Raised by a Sicilian mother morally opposed to jarred sauce, I rarely ate premade jarred tomato sauce unless absolutely necessary. Her admonishment of “too sweet” or “ketchup-like” brands common in the US were enough to fuel my avoidance for the entirety of my college career, despite limited time to cook.

A semester spent in Italy meant direct access to decadent tomato sauces and handmade pasta mere meters from my doorstep. Each bite of penne elevated my pasta standards as I ate my way through cities and tiny towns across the country. I was surprised to find myself indulging in Bologna’s version of store-bought marinara simply given the quality. Free from copious additives, the clean ingredients meant a flavor akin to my childhood dinners and homemade creations. Instead of simmering tomatoes for 30 minutes, grocery store jarred tomato sauce made for speedy meals — a routine I eagerly adopted between classes and constant travel.

Returning to the States, I longed for the convenience of the premade sauce I used in Italy, without skimping on taste. So when Michael Angelo’s reached out offering a $50 gift card to Walmart and a challenge to create a home-cooked meal with their new line of jarred tomato sauces, I accepted. I was skeptical, given my well-developed pasta palette and life-long aversion to jarred sauce. But armed with the gift card and an open mind, the brand’s matriarch Nonna Foti’s “secret recipe” sauces usurped my implicit biases and have since become a steadfast part of my weekly meal plans.

Determined to bring each sauce to life, my Walmart haul consisted of an array of Italian-inspired products and some of my favorite ingredients from abroad. A jar of kalamata olives, boxes of pasta, pizza crusts, chickpeas, sun-dried tomatoes and white and red beans were all obvious pantry options. In terms of produce, I opted for eggplant, cherry and whole tomatoes, kale, broccoli, fresh herbs, lemons, red and white onions, bell peppers, mushrooms, celery, carrots and plenty of garlic. All together, my groceries came to $47.56, an impressive feat considering the amount of food we packed into the car.

Available in four satisfying varieties — Marinara, Tomato Basil, Garlic and Spicy Marinara — Michael Angelo’s newest addition to their Italian lineup is a must-have for budget-conscious college students. At less than $5 a jar, each ready-to-eat sauce proves that sophisticated flavor doesn’t have to break the bank. All four sauces are free from preservatives, tomato paste and added sugar, allowing the vine-ripened tomatoes to shine through.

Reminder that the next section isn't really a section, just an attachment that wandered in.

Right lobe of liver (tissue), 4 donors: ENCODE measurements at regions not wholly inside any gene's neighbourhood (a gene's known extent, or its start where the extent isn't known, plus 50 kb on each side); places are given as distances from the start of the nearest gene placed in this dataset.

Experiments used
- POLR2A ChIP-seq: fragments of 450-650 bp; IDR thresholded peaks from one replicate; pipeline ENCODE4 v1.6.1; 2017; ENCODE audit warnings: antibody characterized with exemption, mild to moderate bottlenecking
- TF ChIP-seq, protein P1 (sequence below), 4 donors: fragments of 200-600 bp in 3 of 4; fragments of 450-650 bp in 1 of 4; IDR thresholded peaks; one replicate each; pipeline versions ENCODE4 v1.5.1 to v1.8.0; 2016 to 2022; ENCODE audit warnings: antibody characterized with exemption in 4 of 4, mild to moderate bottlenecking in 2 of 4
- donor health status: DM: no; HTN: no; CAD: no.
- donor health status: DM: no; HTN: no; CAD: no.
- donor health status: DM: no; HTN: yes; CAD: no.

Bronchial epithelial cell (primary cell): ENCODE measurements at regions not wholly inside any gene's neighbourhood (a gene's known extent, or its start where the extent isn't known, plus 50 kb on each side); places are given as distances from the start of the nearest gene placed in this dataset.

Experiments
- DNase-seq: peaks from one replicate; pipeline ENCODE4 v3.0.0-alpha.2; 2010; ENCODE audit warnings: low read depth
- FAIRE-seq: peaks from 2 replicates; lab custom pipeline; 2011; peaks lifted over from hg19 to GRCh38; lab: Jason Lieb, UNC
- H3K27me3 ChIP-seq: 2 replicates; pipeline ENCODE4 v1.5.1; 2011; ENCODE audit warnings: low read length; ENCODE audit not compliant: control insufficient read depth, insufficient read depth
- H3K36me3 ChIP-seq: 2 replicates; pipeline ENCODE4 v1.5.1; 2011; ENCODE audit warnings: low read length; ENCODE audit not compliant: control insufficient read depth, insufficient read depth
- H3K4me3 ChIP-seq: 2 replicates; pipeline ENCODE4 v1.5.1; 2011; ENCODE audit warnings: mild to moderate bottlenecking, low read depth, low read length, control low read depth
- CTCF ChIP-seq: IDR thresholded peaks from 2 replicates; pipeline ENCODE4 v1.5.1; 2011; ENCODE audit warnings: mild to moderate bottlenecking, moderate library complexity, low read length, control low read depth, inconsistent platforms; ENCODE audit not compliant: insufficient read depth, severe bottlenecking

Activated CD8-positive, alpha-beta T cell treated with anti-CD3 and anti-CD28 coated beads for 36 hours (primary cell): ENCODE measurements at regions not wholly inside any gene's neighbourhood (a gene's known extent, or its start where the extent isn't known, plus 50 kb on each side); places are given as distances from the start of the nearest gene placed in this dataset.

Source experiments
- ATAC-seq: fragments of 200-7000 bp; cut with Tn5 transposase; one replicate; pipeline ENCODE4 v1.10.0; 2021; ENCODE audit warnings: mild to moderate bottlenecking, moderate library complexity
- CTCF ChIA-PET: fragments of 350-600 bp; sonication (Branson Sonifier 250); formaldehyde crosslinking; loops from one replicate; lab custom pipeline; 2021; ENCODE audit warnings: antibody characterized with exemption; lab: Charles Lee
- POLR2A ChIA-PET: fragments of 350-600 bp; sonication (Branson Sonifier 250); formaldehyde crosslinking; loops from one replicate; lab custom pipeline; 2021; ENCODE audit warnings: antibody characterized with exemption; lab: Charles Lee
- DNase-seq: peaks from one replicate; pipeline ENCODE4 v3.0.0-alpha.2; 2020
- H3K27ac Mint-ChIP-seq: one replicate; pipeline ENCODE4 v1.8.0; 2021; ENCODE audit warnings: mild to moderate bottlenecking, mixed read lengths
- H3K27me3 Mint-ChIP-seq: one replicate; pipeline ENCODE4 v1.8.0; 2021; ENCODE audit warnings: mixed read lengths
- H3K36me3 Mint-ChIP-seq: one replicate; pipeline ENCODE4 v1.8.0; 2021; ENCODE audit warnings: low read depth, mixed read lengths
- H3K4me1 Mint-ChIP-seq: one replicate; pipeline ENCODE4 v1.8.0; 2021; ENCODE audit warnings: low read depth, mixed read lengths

Throughout the week, I experimented with each of the four sauce flavors using various preparation methods. Stewed chickpeas with the Tomato Basil sauce over rice reminded me of nights in Bologna, while fusilli with Spicy Marinara and lemon roasted broccoli was a consistent crowd pleaser. My favorite creation was easily a pizza made with the brand’s classic Marinara, piled high with onions, olives, mushrooms and sliced tomatoes. Amidst a stressful quarter in the throws of Chicago winter, the warm hug of pizza was exactly what I needed.

Nixie Strazza

What set Michael Angelo’s sauce apart from other jarred varieties was the lack of sweetness typically associated with American-made tomato sauce. The few times I’ve used jarred sauce in the past, I’ve always added olive oil, red wine, pepper, and a handful of herbs to mask the tinny, sugary aftertaste. Upon first bite, I was genuinely surprised to find that Nonna’s secret recipe didn’t require any zhuzhing up (I had kept the oregano, salt and pepper close by just in case).

The Marinara was satisfyingly simple; the Tomato Basil true to its name with visible flecks of herbs; The Spicy Mariana was actually spicy, flavored with red pepper flakes to rival a traditional Arrabiata; and the Roasted Garlic delivered just that. Given the lightness of the sauce itself and clear usage of recognizable ingredients, I didn’t end dinner feeling uncomfortably full nor did I regret the easy option.

Of course, I will miss the hand-pressed marinara I ate in the winding streets of Perugia, but for now, I can make do. Michael Angelo’s marries convenience, taste, and price that I can more than get behind. As I transition back to life away from Italy’s many carb-loaded wonders, I’m happy to have a quick meal reminiscent of home, travel and my heritage — just don’t tell my mom about the sauce.